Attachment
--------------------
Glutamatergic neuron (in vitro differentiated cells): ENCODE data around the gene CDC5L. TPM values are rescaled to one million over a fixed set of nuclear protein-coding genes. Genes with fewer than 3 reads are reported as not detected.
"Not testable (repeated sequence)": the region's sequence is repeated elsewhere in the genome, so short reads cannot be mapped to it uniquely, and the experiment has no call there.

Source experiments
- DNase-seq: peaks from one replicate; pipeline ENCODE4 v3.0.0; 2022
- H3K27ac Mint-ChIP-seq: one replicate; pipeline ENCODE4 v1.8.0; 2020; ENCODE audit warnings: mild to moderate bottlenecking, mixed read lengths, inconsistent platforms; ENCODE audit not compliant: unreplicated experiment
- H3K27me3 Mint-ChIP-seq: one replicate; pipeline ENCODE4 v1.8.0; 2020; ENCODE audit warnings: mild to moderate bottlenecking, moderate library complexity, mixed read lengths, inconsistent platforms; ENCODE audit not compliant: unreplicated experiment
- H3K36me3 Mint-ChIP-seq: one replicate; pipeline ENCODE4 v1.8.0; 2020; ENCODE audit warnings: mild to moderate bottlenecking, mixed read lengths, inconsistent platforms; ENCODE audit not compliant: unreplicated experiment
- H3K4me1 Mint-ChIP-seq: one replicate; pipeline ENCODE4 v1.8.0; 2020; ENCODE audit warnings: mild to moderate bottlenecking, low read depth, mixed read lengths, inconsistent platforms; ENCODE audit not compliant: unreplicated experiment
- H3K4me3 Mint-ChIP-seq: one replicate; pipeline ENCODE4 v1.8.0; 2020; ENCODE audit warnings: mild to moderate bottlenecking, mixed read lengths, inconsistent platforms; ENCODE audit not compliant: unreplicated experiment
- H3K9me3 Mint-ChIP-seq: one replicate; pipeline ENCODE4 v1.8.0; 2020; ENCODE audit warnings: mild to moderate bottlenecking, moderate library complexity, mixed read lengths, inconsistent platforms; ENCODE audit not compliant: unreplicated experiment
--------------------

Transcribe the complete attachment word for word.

Glutamatergic neuron (in vitro differentiated cells): ENCODE data around the gene CDC5L. TPM values are rescaled to one million over a fixed set of nuclear protein-coding genes. Genes with fewer than 3 reads are reported as not detected.
"Not testable (repeated sequence)": the region's sequence is repeated elsewhere in the genome, so short reads cannot be mapped to it uniquely, and the experiment has no call there.

Source experiments
- DNase-seq: peaks from one replicate; pipeline ENCODE4 v3.0.0; 2022
- H3K27ac Mint-ChIP-seq: one replicate; pipeline ENCODE4 v1.8.0; 2020; ENCODE audit warnings: mild to moderate bottlenecking, mixed read lengths, inconsistent platforms; ENCODE audit not compliant: unreplicated experiment
- H3K27me3 Mint-ChIP-seq: one replicate; pipeline ENCODE4 v1.8.0; 2020; ENCODE audit warnings: mild to moderate bottlenecking, moderate library complexity, mixed read lengths, inconsistent platforms; ENCODE audit not compliant: unreplicated experiment
- H3K36me3 Mint-ChIP-seq: one replicate; pipeline ENCODE4 v1.8.0; 2020; ENCODE audit warnings: mild to moderate bottlenecking, mixed read lengths, inconsistent platforms; ENCODE audit not compliant: unreplicated experiment
- H3K4me1 Mint-ChIP-seq: one replicate; pipeline ENCODE4 v1.8.0; 2020; ENCODE audit warnings: mild to moderate bottlenecking, low read depth, mixed read lengths, inconsistent platforms; ENCODE audit not compliant: unreplicated experiment
- H3K4me3 Mint-ChIP-seq: one replicate; pipeline ENCODE4 v1.8.0; 2020; ENCODE audit warnings: mild to moderate bottlenecking, mixed read lengths, inconsistent platforms; ENCODE audit not compliant: unreplicated experiment
- H3K9me3 Mint-ChIP-seq: one replicate; pipeline ENCODE4 v1.8.0; 2020; ENCODE audit warnings: mild to moderate bottlenecking, moderate library complexity, mixed read lengths, inconsistent platforms; ENCODE audit not compliant: unreplicated experiment